CHANHASSEN, Minnesota — I really wanted to show you photos of Prince’s 1981 Honda CM400 Hondamatic motorcycle from “Purple Rain”, his 2006 Bentley Continental GT with purple flake shimmer paint, and his purple 1999 Plymouth Prowler, but Paisley Park security took my phone and camera during my group tour.
You’ll have to go see them for yourself in person and I highly recommend a pilgrimage to the late great musician’s very own super groovy Graceland.
While there you can also see the following classics in several nearby museums with more laid back photo policies. First up is this amazing 1948 Tatra T87 sedan spied at the Minneapolis Institute of Art.
Austrian Hans Ledwinka designed the striking sedan in 1936 and it was manufactured by the Ringhoffer-Tatra-Werke AG in 1948 in Czechoslovakia.
It sports an all-metal monocoque body with three headlights up front, a massive fin with a split window in back, and from most angles it looks like it is ready to take off.
Also worth a peek is located inside a glass cabinet behind the Tatra. The first is a car model from 1933 that is attributed to Dutch designer John Tjaarda.
It was made for The Briggs Company of Detroit, Michigan and I want one for my desk. Tjaarda later went on to design the 1936 Lincoln Zephyr.
Another cool car model that’s not hard to miss is this alien metallic green fiberglass one by the Ford Motor Company. It was made in the late-20th century according to the museum and looks like a FoMoCo spaceship from the future.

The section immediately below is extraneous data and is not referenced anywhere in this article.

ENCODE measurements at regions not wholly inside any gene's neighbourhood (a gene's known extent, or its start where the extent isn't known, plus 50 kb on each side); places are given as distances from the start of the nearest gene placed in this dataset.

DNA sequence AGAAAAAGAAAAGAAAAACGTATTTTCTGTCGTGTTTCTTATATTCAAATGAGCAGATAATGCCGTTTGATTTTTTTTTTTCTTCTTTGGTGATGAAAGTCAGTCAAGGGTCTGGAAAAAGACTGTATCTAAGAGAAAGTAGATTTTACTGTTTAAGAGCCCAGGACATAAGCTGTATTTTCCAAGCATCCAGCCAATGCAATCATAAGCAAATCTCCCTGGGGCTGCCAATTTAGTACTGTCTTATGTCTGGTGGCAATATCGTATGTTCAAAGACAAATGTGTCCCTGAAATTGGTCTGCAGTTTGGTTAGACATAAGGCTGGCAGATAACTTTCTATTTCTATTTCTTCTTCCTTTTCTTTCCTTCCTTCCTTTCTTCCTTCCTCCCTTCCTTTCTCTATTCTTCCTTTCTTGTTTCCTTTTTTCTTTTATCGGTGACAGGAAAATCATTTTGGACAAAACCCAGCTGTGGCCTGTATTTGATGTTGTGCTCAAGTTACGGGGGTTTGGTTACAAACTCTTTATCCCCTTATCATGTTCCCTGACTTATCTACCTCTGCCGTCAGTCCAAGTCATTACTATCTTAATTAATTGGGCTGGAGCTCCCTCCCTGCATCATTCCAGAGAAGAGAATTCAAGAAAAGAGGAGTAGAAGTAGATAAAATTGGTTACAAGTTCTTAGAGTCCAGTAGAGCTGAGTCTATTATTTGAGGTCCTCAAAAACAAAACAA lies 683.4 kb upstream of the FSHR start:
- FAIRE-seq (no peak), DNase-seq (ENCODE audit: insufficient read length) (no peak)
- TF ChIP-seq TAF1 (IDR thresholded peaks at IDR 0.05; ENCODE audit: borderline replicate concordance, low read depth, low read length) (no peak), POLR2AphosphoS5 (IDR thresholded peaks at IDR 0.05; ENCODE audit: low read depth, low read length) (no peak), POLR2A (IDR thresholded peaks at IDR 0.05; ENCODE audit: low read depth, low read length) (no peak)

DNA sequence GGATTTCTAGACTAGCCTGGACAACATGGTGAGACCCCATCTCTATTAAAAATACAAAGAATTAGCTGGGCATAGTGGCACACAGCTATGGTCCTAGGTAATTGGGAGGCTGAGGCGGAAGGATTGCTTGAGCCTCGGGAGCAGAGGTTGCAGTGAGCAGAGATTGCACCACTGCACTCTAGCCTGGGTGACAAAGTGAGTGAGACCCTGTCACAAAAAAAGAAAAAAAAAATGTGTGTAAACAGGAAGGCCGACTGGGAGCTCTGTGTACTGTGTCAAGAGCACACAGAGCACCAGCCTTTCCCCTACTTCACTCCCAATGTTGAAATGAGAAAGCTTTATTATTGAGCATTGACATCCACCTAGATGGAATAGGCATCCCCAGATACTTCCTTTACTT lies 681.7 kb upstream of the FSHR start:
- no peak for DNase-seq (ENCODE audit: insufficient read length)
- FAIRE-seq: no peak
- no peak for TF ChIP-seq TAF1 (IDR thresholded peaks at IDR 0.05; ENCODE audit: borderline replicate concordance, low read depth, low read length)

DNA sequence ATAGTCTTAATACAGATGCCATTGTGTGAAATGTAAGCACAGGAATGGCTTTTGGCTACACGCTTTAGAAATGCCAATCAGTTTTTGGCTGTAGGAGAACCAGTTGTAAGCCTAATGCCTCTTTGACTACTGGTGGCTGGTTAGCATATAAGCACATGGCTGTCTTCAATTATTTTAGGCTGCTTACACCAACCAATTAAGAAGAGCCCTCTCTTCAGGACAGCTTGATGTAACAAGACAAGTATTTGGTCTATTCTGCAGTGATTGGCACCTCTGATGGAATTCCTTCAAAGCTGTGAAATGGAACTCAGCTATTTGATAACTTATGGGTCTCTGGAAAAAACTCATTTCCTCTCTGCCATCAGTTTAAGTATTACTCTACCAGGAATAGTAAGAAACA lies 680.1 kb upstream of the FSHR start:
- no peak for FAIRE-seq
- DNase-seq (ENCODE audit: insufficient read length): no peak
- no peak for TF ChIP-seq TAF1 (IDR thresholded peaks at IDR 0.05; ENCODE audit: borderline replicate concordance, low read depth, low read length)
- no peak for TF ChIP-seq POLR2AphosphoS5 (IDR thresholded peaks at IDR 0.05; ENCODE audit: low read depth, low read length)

In a gallery across the way is another car-related sculpture by the world’s greatest artist of all time—Pablo Picasso. I nearly did a double take when I spotted “Baboon and Young” from 1951.
Picasso used two toy automobiles for its head, an earthenware storage jar, and a car spring for his funny homage to motherhood. The rest of the work was modeled from clay and then cast in bronze.
Lastly, across town there is a work by artist Charles Ray at the Walker Art Center that I almost dismissed as a real junkyard installation in the contemporary art gallery. The “Unpainted Sculpture” is from 1997 and it is made out of fiberglass and paint.
The artist found a 1991 Pontiac Grand Am (in a junkyard) that had been totaled in a fatal accident. Ray disassembled the wreck piece by piece and cast the individual parts in fiberglass. It was reassembled and coated in gray primer paint.
“If you look at the car, there’s a lot of Bond-O where things that wouldn’t seamlessly go together would be filled and smoothed and moved. It became not about duplication, is what I’m trying to say—it became about form and the perfection of form,” the artist has said about his work.
It was literally a hit for me and the Robert Longo drawings on the wall directly in front of the Grand Am really work here. Museums are great places to spot cool cars and some crazy art too.